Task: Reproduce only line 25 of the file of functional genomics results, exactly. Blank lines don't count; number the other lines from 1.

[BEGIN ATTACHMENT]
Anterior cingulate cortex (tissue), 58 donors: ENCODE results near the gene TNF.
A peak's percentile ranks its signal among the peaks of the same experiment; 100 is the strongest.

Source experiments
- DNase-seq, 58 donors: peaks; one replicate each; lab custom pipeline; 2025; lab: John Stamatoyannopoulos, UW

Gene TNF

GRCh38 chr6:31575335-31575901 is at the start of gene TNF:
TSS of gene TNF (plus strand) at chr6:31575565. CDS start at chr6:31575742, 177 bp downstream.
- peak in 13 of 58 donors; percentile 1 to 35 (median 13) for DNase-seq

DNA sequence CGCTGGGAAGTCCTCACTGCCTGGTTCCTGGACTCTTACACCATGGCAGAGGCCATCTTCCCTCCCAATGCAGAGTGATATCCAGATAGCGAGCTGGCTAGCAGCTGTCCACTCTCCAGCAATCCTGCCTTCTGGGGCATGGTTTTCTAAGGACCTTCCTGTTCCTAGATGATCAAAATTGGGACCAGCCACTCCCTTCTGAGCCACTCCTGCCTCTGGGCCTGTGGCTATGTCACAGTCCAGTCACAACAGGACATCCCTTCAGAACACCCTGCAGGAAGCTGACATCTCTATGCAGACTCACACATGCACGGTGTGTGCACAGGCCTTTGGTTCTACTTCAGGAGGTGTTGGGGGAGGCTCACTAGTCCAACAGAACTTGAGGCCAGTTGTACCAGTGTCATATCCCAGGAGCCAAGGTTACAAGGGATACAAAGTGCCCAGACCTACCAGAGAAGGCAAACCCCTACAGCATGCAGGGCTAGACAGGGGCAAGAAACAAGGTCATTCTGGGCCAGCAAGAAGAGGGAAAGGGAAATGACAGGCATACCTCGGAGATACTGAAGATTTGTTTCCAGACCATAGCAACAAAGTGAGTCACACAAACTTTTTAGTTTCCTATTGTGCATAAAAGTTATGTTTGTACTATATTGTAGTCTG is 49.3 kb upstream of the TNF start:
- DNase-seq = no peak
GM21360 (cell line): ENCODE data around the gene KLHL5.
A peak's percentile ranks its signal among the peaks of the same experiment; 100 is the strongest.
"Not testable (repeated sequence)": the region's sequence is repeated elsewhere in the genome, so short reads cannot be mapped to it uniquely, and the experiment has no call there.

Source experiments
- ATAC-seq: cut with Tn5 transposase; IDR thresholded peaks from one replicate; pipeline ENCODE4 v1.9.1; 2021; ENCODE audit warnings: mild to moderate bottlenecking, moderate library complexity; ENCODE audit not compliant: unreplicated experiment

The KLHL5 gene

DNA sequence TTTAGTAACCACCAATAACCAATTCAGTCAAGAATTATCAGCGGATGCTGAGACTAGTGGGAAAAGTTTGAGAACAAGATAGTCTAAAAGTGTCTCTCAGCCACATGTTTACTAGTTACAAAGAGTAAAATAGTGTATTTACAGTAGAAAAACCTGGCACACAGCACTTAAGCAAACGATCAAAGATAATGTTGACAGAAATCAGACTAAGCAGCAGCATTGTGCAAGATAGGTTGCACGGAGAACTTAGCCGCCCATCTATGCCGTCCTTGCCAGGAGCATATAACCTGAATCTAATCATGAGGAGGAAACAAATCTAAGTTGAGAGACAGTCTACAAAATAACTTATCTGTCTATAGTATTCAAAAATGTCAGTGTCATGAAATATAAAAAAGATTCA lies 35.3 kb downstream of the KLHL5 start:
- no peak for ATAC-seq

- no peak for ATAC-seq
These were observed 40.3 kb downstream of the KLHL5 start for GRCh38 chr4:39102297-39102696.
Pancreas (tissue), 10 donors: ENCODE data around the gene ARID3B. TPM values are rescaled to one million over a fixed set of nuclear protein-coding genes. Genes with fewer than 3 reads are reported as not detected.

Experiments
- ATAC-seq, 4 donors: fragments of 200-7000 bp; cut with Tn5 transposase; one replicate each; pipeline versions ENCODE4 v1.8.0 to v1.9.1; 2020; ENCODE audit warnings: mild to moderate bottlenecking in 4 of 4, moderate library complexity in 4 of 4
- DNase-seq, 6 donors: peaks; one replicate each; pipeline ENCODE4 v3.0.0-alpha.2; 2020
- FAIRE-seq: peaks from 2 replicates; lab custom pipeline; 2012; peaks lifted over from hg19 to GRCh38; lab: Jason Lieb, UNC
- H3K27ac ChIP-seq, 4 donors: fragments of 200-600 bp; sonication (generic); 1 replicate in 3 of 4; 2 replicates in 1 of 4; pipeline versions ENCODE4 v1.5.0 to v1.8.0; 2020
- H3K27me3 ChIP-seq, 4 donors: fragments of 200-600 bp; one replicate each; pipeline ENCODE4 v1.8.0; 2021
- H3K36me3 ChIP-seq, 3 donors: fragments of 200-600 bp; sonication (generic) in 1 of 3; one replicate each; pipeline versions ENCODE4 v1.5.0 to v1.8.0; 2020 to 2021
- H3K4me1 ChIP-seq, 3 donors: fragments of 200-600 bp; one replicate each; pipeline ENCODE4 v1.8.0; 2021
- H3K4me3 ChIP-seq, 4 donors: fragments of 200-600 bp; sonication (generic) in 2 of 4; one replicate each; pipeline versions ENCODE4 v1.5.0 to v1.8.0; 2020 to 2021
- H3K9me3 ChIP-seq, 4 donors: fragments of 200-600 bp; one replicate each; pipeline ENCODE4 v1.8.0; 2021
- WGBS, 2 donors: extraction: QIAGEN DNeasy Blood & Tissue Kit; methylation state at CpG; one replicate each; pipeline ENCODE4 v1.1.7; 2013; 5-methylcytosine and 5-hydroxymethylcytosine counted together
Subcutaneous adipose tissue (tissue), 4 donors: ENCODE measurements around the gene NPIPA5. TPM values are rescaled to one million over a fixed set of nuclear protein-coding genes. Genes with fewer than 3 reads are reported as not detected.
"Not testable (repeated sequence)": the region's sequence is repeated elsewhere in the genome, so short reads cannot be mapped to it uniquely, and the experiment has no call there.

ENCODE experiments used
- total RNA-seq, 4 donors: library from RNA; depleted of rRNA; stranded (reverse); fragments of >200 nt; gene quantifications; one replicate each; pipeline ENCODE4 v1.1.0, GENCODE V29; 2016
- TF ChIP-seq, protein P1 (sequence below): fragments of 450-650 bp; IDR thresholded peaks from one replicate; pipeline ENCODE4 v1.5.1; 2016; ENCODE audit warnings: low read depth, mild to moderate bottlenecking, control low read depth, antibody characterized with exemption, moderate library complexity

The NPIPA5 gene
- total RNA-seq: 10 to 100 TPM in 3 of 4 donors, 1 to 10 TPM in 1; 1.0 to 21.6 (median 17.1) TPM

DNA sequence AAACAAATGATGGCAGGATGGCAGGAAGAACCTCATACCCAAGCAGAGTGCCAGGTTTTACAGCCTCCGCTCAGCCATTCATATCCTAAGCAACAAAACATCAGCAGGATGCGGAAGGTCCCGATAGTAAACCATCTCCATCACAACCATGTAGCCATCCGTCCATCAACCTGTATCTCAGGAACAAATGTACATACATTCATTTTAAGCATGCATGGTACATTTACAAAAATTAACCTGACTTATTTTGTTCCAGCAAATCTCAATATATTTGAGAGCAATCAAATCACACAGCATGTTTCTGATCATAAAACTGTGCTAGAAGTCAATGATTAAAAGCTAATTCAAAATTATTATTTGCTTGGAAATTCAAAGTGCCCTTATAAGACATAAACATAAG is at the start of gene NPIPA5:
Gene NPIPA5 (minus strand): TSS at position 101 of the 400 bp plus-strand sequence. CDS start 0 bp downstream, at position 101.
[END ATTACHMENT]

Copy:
- FAIRE-seq: peaks from 2 replicates; lab custom pipeline; 2012; peaks lifted over from hg19 to GRCh38; lab: Jason Lieb, UNC